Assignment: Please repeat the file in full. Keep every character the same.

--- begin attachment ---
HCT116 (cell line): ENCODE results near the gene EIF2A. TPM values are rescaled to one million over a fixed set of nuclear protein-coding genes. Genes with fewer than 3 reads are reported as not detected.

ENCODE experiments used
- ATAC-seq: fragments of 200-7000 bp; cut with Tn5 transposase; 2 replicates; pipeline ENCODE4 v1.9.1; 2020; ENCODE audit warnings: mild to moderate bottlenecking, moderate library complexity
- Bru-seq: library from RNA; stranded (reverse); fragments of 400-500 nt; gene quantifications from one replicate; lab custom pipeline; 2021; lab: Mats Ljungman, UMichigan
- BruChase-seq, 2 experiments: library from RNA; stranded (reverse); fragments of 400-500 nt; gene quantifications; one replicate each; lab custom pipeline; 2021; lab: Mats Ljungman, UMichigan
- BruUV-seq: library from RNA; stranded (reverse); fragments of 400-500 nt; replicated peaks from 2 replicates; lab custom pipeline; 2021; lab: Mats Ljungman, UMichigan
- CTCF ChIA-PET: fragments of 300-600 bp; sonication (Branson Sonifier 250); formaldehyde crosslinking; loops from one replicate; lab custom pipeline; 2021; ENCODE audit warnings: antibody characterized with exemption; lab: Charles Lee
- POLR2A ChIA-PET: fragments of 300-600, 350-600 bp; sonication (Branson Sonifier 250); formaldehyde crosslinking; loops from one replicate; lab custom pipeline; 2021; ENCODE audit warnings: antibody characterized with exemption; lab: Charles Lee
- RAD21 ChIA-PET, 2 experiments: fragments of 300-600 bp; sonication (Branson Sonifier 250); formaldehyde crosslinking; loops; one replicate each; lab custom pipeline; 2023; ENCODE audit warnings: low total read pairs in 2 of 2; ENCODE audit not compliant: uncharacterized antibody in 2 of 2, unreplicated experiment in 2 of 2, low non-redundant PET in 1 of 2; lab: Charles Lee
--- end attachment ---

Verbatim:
HCT116 (cell line): ENCODE results near the gene EIF2A. TPM values are rescaled to one million over a fixed set of nuclear protein-coding genes. Genes with fewer than 3 reads are reported as not detected.

ENCODE experiments used
- ATAC-seq: fragments of 200-7000 bp; cut with Tn5 transposase; 2 replicates; pipeline ENCODE4 v1.9.1; 2020; ENCODE audit warnings: mild to moderate bottlenecking, moderate library complexity
- Bru-seq: library from RNA; stranded (reverse); fragments of 400-500 nt; gene quantifications from one replicate; lab custom pipeline; 2021; lab: Mats Ljungman, UMichigan
- BruChase-seq, 2 experiments: library from RNA; stranded (reverse); fragments of 400-500 nt; gene quantifications; one replicate each; lab custom pipeline; 2021; lab: Mats Ljungman, UMichigan
- BruUV-seq: library from RNA; stranded (reverse); fragments of 400-500 nt; replicated peaks from 2 replicates; lab custom pipeline; 2021; lab: Mats Ljungman, UMichigan
- CTCF ChIA-PET: fragments of 300-600 bp; sonication (Branson Sonifier 250); formaldehyde crosslinking; loops from one replicate; lab custom pipeline; 2021; ENCODE audit warnings: antibody characterized with exemption; lab: Charles Lee
- POLR2A ChIA-PET: fragments of 300-600, 350-600 bp; sonication (Branson Sonifier 250); formaldehyde crosslinking; loops from one replicate; lab custom pipeline; 2021; ENCODE audit warnings: antibody characterized with exemption; lab: Charles Lee
- RAD21 ChIA-PET, 2 experiments: fragments of 300-600 bp; sonication (Branson Sonifier 250); formaldehyde crosslinking; loops; one replicate each; lab custom pipeline; 2023; ENCODE audit warnings: low total read pairs in 2 of 2; ENCODE audit not compliant: uncharacterized antibody in 2 of 2, unreplicated experiment in 2 of 2, low non-redundant PET in 1 of 2; lab: Charles Lee